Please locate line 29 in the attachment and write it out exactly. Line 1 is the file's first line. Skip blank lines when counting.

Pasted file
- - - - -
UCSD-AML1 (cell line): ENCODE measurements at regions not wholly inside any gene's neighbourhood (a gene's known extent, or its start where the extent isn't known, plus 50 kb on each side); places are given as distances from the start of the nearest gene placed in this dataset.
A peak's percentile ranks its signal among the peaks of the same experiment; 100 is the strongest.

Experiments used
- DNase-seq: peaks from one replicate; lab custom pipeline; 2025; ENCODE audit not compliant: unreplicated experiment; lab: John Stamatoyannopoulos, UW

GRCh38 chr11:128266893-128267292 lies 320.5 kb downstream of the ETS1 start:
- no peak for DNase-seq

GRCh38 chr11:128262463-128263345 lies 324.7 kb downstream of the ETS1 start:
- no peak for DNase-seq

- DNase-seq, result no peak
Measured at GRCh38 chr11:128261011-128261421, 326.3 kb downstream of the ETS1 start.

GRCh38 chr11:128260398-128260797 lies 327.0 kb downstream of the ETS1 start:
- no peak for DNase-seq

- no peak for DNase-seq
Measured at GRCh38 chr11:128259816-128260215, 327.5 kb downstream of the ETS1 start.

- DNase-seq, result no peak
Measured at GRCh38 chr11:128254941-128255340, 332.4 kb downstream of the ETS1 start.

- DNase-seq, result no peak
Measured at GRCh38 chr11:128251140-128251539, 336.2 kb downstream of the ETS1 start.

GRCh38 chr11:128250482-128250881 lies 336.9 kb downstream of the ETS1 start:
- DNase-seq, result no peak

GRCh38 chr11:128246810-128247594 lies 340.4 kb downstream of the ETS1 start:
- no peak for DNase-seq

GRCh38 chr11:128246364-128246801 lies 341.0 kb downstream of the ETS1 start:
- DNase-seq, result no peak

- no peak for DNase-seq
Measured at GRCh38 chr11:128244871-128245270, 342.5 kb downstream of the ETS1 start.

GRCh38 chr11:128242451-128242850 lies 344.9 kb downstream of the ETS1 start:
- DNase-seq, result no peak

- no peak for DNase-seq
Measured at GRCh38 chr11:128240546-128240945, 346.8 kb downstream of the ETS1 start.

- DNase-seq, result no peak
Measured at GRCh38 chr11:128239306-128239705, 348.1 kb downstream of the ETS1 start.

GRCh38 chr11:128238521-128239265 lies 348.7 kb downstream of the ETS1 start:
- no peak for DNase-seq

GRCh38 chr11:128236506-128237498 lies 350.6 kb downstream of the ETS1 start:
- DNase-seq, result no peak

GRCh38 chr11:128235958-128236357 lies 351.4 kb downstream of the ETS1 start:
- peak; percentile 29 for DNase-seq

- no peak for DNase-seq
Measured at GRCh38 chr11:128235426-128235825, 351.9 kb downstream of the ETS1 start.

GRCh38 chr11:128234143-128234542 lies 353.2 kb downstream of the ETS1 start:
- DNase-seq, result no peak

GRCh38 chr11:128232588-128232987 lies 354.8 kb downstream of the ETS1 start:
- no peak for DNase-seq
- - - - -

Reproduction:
- no peak for DNase-seq